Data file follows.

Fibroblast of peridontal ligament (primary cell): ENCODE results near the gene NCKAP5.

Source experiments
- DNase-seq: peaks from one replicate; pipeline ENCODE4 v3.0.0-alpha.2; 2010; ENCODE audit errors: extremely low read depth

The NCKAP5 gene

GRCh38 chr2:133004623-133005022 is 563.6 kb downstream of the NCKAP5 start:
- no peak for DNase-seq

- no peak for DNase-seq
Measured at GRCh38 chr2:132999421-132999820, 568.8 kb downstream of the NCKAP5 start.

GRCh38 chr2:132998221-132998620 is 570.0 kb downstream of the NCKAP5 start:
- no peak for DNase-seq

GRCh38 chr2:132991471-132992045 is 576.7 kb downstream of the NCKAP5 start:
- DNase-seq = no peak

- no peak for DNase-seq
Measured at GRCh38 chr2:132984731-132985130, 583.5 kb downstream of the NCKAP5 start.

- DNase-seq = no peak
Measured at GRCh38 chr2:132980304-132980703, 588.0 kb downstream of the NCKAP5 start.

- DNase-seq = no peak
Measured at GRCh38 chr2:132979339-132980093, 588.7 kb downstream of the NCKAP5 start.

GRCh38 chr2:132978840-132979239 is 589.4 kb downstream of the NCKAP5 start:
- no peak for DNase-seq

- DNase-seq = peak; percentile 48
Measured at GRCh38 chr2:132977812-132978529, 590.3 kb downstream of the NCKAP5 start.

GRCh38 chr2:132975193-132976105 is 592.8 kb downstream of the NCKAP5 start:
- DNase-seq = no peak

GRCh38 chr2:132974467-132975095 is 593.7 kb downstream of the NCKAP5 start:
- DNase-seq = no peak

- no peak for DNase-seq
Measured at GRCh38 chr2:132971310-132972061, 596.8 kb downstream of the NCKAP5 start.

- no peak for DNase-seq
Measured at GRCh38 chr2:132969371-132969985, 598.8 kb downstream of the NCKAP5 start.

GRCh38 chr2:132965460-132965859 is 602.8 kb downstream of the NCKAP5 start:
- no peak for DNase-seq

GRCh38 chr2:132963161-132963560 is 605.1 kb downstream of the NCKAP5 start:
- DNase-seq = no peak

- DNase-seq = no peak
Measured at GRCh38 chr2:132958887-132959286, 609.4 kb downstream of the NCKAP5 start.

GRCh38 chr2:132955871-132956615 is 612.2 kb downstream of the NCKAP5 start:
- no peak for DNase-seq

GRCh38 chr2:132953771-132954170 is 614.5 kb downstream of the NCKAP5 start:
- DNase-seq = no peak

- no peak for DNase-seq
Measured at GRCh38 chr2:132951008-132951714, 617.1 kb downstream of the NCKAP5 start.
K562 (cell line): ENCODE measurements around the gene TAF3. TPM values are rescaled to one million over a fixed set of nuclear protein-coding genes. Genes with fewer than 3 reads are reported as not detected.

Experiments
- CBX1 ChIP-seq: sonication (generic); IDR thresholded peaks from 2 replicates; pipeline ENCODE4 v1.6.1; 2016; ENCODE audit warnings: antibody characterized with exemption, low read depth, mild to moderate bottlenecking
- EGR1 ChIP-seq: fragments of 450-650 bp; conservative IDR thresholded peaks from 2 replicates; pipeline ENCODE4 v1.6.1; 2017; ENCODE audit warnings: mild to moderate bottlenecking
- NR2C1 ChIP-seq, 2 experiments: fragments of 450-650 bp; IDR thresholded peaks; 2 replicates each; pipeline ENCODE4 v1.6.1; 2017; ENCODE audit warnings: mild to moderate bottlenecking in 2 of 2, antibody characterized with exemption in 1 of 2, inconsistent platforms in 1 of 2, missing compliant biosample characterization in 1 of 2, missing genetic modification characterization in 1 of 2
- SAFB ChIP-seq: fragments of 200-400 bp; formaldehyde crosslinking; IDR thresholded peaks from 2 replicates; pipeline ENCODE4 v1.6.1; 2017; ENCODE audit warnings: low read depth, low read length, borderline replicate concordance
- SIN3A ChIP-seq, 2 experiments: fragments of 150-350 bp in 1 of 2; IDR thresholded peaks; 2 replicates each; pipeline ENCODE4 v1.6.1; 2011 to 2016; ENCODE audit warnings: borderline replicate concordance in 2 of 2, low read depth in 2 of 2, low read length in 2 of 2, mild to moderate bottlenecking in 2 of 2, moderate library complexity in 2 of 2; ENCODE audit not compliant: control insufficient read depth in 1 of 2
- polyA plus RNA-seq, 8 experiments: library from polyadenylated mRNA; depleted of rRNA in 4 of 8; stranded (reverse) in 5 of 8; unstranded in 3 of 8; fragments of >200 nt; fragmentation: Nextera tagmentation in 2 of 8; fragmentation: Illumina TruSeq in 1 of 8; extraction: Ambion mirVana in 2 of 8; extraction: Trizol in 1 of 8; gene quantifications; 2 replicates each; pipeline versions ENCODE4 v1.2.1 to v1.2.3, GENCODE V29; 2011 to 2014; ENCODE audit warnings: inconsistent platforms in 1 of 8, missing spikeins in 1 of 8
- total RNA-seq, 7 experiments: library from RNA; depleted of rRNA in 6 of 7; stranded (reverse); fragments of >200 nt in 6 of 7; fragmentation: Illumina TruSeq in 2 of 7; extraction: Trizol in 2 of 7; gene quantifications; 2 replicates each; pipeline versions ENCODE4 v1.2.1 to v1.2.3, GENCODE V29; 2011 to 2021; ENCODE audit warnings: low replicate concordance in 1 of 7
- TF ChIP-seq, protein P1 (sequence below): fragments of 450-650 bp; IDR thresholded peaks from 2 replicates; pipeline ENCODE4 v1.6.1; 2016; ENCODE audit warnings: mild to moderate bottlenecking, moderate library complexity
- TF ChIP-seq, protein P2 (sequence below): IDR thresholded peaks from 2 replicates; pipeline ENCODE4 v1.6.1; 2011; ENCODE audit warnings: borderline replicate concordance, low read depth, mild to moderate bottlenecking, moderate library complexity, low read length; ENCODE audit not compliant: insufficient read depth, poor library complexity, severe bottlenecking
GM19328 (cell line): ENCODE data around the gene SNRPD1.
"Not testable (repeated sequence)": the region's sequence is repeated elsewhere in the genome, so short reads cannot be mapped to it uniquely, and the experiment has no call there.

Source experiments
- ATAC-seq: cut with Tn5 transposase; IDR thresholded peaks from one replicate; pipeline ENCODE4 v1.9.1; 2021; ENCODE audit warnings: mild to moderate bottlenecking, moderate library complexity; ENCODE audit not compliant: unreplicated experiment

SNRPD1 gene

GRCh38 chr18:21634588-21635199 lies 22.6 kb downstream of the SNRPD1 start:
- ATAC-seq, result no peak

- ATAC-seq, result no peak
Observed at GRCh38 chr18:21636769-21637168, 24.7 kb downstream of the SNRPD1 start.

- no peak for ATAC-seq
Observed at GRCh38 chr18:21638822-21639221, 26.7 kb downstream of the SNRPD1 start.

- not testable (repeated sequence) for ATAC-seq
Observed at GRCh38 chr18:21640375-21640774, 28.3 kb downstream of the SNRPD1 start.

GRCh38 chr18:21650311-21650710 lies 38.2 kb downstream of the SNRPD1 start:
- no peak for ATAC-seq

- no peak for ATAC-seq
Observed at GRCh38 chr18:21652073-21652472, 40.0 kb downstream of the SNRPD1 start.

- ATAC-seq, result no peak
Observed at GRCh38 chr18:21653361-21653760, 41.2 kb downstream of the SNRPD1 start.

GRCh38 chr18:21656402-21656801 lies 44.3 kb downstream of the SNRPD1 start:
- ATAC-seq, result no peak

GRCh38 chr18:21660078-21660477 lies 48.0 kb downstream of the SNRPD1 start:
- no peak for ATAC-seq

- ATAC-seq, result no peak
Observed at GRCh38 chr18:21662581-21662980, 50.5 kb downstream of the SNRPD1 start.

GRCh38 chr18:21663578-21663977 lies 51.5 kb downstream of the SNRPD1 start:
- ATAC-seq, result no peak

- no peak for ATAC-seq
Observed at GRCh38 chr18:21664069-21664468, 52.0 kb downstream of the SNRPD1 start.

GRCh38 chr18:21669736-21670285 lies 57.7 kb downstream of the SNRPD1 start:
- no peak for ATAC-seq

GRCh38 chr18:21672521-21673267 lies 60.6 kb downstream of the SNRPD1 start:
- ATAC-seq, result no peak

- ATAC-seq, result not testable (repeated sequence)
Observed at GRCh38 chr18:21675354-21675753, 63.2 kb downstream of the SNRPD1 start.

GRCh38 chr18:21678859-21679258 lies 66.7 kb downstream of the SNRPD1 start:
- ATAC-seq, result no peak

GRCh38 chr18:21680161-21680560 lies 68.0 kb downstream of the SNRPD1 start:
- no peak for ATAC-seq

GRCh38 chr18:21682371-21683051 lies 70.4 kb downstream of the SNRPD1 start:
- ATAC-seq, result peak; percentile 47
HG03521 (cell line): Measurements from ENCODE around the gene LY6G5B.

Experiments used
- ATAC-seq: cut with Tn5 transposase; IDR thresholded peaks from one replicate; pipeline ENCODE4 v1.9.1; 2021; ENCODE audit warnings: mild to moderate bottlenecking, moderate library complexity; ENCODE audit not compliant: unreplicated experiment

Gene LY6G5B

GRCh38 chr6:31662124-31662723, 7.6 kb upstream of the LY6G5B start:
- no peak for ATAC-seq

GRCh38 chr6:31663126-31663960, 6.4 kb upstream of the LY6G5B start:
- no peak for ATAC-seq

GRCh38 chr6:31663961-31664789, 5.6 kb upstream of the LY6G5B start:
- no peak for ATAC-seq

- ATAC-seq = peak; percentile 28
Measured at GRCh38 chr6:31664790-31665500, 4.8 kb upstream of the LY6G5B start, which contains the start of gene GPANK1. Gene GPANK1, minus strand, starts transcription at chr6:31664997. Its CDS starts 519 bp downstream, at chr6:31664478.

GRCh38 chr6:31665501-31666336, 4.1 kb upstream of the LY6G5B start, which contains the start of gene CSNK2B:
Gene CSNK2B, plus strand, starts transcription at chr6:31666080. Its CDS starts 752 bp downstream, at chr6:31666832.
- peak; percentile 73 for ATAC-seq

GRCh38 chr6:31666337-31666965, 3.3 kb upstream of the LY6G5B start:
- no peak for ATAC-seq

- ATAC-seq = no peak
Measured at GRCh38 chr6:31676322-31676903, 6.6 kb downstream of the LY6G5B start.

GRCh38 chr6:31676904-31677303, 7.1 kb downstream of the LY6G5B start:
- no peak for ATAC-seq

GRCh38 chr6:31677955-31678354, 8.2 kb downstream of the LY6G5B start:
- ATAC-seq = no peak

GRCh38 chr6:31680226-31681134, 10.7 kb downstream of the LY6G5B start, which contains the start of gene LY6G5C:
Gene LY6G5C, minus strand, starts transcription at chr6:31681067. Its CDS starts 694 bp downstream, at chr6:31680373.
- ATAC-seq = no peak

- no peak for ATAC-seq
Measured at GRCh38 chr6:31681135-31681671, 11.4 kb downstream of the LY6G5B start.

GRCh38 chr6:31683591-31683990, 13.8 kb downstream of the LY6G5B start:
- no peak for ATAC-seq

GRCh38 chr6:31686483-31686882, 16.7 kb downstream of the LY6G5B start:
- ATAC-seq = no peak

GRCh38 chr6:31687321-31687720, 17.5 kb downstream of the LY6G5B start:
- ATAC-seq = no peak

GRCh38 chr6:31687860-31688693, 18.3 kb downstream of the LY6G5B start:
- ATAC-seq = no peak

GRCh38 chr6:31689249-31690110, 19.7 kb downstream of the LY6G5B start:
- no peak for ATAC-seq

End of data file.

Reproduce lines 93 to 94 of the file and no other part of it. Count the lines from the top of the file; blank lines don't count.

GRCh38 chr18:21682371-21683051 lies 70.4 kb downstream of the SNRPD1 start:
- ATAC-seq, result peak; percentile 47